Very true. I keep forgetting there two verisions of the Rail Gun.
I wonder how often this thing can be handle being fired in shore bombardment. From image you'd think it being pretty violent everytime they fire the thing. Wear and tear going be huge problem.

Reply

Flux77 April 13, 2013 at 6:50 am
Flux77 April 13, 2013 at 6:51 am
Brandon April 15, 2013 at 12:17 pm

I believe that the Railgun will be a great addition to the navy becuase the power and distance that it has. But the wear and tear is a concern to me

Reply

Tony C. April 17, 2013 at 7:32 am

The use of ceramics, similar to those in the combustion chamber of high performance jet engines, can mitigate some of the heat and wear issues for a rail gun. There is of course, the vacuum created behind the accelerating projectile that is a larger problem since it has a tendency to collapse the rails behind the projectile.
This can be somewhat mitigated by using a pressurizing medium behind the projectile (such as helium), but all this comes at a cost in weight and space on a ship. The advantage to a rail gun is it can easily defeat any ballistic missile or surface skiming missile fired at the ship from which it is operating. The advantage of the rail gun over the laser is that the impacts will destroy the target in milliseconds as opposed to maintaining target track until the surface of the intended target is melted to destroy it.

Reply

blight_ April 17, 2013 at 8:57 am

Or something like base-bleed in artillery projectiles, which releases gas behind the projectile to reduce the pressure gradient behind the round.

Reply

SFP May 23, 2013 at 2:31 am

Think the big problem is barrell wear still. Haven’t heard how they will keep a barrel strong while passing all that electro-magnetic energy through it.

Reply

Tilly July 30, 2013 at 4:04 pm
Mr. Horrible April 11, 2013 at 2:11 pm

F=dP/dT. Nobody's mentioned dT.

Reply

davidz April 11, 2013 at 2:25 pm

Recoil is proportional to momentum (mass x velocity), not kinetic energy (0.5 x mass x velocity^2). The third Newton's law operates on momentum.

Reply

blight_ April 11, 2013 at 6:22 pm

This would be true of any projectile fired at that velocity. The railgun is just a means of delivering a projectile at high velocity.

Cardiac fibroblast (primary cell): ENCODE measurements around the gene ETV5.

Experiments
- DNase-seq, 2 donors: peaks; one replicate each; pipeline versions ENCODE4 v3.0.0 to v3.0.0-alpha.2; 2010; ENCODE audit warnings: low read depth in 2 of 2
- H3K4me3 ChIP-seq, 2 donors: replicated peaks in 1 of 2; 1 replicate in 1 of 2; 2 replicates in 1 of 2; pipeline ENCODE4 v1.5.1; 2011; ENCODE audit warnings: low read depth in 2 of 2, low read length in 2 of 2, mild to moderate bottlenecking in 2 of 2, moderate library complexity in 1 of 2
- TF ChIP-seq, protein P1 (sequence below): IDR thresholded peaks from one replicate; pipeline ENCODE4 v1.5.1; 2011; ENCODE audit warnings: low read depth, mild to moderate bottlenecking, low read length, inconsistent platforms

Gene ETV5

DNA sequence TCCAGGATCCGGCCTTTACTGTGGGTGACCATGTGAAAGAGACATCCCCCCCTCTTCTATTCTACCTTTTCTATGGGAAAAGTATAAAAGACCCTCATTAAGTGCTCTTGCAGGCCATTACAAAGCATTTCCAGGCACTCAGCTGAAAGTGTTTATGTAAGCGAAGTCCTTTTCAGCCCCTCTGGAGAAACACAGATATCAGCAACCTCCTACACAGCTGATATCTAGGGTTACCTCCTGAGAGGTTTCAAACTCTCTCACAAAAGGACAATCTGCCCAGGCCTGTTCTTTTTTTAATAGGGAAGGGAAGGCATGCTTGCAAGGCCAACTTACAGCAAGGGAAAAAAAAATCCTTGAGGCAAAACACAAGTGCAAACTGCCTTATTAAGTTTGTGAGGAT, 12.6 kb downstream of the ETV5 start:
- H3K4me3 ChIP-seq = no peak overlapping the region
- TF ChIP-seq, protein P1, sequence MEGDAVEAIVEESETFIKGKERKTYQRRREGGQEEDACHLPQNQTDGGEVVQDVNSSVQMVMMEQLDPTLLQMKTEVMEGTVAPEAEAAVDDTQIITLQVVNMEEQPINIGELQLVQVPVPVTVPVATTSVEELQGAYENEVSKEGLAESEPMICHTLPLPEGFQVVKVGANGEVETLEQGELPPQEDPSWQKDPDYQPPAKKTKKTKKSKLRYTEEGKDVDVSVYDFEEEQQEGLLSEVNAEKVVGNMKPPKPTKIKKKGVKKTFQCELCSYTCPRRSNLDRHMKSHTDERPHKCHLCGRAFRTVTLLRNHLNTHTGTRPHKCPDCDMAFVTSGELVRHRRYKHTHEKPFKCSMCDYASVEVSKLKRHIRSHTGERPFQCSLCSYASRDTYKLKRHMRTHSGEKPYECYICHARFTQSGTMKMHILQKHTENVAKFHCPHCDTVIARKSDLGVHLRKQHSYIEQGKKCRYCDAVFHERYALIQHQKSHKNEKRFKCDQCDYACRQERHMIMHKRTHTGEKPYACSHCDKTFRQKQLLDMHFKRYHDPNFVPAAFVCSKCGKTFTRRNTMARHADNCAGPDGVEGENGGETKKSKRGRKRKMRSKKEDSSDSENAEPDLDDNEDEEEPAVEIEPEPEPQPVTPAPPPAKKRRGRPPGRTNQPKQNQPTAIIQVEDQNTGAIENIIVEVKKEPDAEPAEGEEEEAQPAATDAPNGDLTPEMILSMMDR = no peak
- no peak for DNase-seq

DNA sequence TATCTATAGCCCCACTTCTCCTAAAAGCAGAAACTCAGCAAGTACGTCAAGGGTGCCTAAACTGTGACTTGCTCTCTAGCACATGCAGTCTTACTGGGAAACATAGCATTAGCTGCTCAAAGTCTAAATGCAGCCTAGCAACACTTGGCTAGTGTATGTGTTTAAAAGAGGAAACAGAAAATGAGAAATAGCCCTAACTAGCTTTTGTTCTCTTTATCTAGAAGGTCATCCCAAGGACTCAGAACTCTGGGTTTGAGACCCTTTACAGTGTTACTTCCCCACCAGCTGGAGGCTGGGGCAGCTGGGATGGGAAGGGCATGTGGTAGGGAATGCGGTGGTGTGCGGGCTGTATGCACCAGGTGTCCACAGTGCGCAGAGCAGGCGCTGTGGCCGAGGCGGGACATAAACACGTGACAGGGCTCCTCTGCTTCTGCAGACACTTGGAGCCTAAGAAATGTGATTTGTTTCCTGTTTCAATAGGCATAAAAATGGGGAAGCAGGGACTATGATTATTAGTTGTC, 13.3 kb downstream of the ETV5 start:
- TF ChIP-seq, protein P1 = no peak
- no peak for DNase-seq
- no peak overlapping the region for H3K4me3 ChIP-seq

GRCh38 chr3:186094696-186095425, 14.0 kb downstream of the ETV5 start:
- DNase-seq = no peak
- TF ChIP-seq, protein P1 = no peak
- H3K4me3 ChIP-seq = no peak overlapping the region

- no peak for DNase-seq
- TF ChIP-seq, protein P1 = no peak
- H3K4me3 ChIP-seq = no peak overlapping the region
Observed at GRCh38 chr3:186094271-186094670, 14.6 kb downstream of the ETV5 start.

Reply

USS ENTERPRISE April 11, 2013 at 6:43 pm

Yes, but the rail gun possess the capability to fire at that velocity, for now. Take, say, the 120MM on an Abrams or Leopard. Pretty powerful, and would really chuck a "rubber eraser" some distance, but a rail gun, well. Just TOO quick.

Reply

USS ENTERPRISE April 11, 2013 at 10:01 pm

Well, yeah, like I said, we need a little bit of time and progress. But I think that with the current layout of rail-guns, a nuclear reactor would take care of everything, in terms of power.

Reply

ziv April 12, 2013 at 5:34 pm

I had to laugh when I read Restore Palestine was calling someone a "prolific BSer". I doubt that he is able to recognize the humor in his post, though.

Reply

USS ENTERPRISE April 12, 2013 at 6:15 pm
STemplar April 12, 2013 at 11:48 pm

Who said anything about shooting patrol boats with torpedo? Given the chance one VA class could sink a CSG.

Reply

Rob C. April 13, 2013 at 7:52 am

Thats thing. They THINK its going be cheaper to continue building the same design. It only works if it exactly the same. They were shocked when they discovered the DDG-52 FLIGHT III was so more expensive than FLIGHT IV. There no locked in savings from design they've upgraded.

If isn't really built for it, its not going to work out verywell. DDG-1000 has alot going for it when it comes to powering high-energy demanding weapons. It was intended for it. Congress is cut happy. They think everything too expensive and not seeing inflation being possible in the defense industry.

Reply

USS ENTERPRISE April 13, 2013 at 10:14 am

Can we make you run for congress? That is what is going to happen. Money for projects that are excellent are being cut (F-22, Zumwalt, etc) so we can buy F-35s.

Reply

USS ENTERPRISE April 13, 2013 at 10:16 am

Well, if you follow what blight_ said, you will see he talks about patrol boats in most navies of the world. If you claim that torps won't be used against them, why put them on subs and ships in the first place?

Reply

USS ENTERPRISE April 13, 2013 at 11:07 am

Uh, we already are testing lasers on ships right now. LINK :http://defensetech.org/2013/04/08/navy-set-to-deploy-laser-aboard-ponce/

Reply

Leave a Comment

Previous post:

Next post: